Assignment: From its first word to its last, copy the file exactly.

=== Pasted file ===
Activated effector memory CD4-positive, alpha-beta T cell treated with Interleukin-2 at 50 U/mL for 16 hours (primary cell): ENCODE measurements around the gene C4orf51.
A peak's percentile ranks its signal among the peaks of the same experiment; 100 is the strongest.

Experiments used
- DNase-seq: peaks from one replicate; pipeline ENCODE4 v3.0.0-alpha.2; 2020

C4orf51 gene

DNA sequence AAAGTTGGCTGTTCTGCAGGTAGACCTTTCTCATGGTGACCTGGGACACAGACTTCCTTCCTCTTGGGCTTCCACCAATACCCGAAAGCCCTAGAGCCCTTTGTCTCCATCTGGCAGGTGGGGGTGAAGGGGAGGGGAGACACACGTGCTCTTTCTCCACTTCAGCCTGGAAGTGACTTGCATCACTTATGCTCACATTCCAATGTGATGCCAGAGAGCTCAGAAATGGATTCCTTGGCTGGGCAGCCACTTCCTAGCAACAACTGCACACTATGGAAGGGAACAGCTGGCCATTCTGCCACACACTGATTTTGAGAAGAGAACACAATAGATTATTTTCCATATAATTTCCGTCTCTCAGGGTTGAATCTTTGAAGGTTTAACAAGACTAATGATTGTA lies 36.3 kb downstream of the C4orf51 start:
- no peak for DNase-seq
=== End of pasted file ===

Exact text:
Activated effector memory CD4-positive, alpha-beta T cell treated with Interleukin-2 at 50 U/mL for 16 hours (primary cell): ENCODE measurements around the gene C4orf51.
A peak's percentile ranks its signal among the peaks of the same experiment; 100 is the strongest.

Experiments used
- DNase-seq: peaks from one replicate; pipeline ENCODE4 v3.0.0-alpha.2; 2020

C4orf51 gene

DNA sequence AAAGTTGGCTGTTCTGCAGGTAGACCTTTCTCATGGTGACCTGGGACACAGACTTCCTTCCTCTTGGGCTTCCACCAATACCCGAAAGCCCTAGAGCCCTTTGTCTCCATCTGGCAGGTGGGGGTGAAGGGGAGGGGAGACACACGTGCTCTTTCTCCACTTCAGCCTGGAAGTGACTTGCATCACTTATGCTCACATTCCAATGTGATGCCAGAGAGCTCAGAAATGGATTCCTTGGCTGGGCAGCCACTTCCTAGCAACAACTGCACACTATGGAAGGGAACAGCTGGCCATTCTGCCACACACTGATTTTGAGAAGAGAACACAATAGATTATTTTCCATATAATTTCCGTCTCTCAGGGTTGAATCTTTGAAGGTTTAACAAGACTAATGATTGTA lies 36.3 kb downstream of the C4orf51 start:
- no peak for DNase-seq